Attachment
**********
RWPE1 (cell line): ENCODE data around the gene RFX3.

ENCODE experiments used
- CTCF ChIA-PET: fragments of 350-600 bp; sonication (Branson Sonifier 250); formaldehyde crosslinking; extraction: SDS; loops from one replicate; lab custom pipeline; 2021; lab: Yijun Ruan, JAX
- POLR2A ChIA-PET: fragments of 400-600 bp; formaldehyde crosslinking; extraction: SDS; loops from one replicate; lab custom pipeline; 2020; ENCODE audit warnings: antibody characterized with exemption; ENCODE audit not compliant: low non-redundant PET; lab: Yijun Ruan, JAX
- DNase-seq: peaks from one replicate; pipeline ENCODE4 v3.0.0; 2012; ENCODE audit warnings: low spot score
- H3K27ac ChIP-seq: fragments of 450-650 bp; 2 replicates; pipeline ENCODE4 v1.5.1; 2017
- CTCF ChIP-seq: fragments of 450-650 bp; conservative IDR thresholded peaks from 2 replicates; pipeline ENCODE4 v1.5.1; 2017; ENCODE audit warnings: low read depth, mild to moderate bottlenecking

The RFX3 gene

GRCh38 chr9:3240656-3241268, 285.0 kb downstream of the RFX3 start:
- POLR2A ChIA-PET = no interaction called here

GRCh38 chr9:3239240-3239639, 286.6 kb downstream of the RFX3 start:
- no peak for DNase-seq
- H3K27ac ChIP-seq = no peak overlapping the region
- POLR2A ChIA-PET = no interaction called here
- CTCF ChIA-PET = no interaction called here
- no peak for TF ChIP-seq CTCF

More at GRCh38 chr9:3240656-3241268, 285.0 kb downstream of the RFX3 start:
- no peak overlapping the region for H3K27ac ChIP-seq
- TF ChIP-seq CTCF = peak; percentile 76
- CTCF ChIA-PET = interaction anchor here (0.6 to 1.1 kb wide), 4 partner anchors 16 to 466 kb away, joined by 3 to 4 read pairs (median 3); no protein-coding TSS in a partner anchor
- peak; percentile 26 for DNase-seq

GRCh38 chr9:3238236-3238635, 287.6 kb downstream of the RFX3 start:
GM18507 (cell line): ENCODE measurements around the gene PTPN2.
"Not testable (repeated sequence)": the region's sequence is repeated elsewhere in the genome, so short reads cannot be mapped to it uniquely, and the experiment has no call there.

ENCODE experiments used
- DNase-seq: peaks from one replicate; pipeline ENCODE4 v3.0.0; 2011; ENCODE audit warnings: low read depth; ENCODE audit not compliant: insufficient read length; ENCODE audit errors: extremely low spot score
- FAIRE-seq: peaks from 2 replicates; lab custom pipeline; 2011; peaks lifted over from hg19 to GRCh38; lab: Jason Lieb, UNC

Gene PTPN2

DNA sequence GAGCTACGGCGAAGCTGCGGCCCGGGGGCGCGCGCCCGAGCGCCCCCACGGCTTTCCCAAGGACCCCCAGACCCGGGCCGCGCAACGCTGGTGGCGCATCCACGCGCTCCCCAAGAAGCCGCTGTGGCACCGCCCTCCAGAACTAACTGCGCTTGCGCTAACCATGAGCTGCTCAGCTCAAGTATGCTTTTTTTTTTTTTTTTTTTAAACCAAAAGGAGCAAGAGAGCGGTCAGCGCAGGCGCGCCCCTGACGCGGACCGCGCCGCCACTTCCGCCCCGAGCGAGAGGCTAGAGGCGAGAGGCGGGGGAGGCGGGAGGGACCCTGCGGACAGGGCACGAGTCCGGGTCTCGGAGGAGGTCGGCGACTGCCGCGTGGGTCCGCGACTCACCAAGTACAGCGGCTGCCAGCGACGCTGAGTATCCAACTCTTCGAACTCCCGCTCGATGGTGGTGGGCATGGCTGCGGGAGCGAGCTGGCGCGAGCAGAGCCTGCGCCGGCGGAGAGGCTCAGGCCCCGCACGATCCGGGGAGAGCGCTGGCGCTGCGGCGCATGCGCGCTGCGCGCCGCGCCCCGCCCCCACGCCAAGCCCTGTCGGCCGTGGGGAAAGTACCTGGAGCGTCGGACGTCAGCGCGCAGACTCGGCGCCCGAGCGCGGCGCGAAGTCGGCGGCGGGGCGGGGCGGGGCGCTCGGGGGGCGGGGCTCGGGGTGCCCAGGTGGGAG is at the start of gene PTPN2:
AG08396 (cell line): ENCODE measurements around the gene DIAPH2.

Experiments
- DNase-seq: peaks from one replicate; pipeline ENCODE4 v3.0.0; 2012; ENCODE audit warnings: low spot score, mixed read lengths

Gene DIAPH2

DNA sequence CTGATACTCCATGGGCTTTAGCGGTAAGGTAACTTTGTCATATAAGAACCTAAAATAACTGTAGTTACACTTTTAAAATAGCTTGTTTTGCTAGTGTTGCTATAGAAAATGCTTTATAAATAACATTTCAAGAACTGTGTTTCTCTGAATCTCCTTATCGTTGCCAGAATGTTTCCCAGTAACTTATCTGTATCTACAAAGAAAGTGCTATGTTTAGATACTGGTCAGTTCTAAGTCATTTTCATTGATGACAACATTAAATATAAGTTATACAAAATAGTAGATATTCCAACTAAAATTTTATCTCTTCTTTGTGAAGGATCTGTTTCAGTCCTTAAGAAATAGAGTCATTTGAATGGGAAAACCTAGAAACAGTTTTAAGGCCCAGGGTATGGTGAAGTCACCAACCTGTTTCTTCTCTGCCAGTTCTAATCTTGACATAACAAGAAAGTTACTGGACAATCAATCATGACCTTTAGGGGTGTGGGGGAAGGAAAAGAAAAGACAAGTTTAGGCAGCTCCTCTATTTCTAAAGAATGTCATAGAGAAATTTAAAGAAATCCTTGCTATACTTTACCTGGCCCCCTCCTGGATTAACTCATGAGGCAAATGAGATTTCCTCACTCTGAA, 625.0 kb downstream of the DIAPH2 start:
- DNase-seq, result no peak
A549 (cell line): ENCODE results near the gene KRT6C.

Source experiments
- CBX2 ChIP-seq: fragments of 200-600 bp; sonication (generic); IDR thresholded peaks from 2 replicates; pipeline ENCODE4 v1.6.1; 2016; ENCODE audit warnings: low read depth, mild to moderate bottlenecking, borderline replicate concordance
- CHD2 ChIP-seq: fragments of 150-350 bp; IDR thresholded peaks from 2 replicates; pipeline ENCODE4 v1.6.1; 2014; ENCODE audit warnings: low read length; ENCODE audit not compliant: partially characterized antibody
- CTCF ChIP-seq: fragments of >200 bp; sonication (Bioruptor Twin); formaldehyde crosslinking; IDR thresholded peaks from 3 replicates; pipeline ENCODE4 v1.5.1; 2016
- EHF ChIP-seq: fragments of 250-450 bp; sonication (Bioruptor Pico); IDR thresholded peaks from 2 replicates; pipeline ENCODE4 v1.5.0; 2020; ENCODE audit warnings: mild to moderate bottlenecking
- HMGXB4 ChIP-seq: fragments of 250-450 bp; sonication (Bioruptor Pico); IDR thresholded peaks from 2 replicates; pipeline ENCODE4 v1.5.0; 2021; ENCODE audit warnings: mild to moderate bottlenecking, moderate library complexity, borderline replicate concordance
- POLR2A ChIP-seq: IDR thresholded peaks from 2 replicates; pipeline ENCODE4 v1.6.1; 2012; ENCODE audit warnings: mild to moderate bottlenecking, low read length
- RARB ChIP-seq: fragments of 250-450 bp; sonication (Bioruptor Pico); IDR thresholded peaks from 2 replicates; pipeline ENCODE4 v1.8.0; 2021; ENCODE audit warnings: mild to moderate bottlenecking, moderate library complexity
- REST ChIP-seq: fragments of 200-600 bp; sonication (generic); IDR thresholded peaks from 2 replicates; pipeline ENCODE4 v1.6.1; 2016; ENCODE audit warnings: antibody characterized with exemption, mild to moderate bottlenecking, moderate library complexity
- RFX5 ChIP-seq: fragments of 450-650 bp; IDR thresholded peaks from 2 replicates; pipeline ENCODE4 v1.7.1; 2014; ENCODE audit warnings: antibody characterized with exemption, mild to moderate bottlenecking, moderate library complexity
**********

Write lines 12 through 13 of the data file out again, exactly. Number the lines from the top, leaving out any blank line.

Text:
- no peak for DNase-seq
- H3K27ac ChIP-seq = no peak overlapping the region